At the Existentialist Café - Chapter 7 Summary & Analysis

Sarah Bakewell
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Summary

Sartre had little work to do at his meteorological posting during the war, and spent long hours working on his own projects. However, soon enough Germany attacked France. The French decided to surrender early in order to decrease the unnecessary violence and casualties. Merleau-Ponty was an infantry officer on the front line, and was later captured. Sartre was captured as well, but as a prisoner of war he was still able to read Heidegger and begin drafting his influential work Being and Nothingness.

Not knowing where Sartre was, Beauvoir joined a group of refugee civilians and fled to the southwest. She later returned to Paris, but found it once again to be eerily normal. Beauvoir also began to spend a lot of time at the library of the Sorbonne reading Hegel and Kierkegaard.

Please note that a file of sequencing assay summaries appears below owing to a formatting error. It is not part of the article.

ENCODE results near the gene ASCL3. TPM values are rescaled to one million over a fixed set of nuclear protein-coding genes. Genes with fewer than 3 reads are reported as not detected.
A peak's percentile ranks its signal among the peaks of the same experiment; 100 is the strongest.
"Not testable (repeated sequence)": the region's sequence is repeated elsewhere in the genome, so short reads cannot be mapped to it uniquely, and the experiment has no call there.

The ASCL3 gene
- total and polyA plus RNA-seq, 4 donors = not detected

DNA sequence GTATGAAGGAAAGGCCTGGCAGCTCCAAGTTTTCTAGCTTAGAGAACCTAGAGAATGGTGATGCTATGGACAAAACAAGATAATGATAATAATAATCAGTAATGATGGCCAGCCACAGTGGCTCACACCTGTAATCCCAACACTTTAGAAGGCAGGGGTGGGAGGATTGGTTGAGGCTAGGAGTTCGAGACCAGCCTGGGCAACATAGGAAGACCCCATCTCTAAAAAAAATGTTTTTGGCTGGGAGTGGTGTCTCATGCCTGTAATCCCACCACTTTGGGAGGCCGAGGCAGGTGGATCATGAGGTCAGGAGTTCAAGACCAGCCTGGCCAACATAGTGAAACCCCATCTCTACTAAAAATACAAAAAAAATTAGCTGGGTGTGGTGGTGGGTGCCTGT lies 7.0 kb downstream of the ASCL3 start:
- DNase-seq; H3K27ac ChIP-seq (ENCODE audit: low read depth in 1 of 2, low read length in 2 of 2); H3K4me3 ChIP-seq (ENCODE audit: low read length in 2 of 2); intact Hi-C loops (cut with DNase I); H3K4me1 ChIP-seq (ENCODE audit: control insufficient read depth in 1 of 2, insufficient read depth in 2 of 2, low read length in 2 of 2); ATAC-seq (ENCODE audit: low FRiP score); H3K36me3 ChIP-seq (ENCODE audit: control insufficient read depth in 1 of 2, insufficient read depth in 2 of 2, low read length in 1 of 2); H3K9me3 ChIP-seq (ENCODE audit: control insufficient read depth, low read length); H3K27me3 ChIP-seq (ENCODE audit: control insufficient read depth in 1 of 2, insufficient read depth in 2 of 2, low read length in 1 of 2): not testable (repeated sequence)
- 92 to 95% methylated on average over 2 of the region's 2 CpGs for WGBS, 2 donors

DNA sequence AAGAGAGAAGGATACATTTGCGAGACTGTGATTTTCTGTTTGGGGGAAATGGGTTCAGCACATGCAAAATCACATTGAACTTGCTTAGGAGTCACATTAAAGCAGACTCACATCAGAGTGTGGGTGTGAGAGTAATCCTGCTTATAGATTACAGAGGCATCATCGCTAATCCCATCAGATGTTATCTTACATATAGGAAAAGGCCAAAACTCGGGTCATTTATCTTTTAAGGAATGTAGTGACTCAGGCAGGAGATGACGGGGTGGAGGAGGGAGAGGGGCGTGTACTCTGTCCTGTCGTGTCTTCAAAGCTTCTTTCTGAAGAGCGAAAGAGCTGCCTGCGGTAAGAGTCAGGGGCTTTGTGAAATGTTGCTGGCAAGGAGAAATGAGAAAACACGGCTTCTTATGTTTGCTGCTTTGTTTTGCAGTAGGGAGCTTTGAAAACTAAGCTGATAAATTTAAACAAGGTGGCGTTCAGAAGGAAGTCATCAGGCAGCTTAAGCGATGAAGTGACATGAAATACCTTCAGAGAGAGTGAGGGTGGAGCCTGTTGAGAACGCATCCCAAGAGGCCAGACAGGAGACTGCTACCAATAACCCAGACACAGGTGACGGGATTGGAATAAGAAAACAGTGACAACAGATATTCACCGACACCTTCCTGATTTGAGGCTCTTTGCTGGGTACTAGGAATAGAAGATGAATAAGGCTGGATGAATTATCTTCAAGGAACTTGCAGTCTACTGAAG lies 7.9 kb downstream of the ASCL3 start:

Sartre was later able to escape with the excuse of needing...

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This section contains 1,193 words
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Buy the At the Existentialist Caf Study Guide
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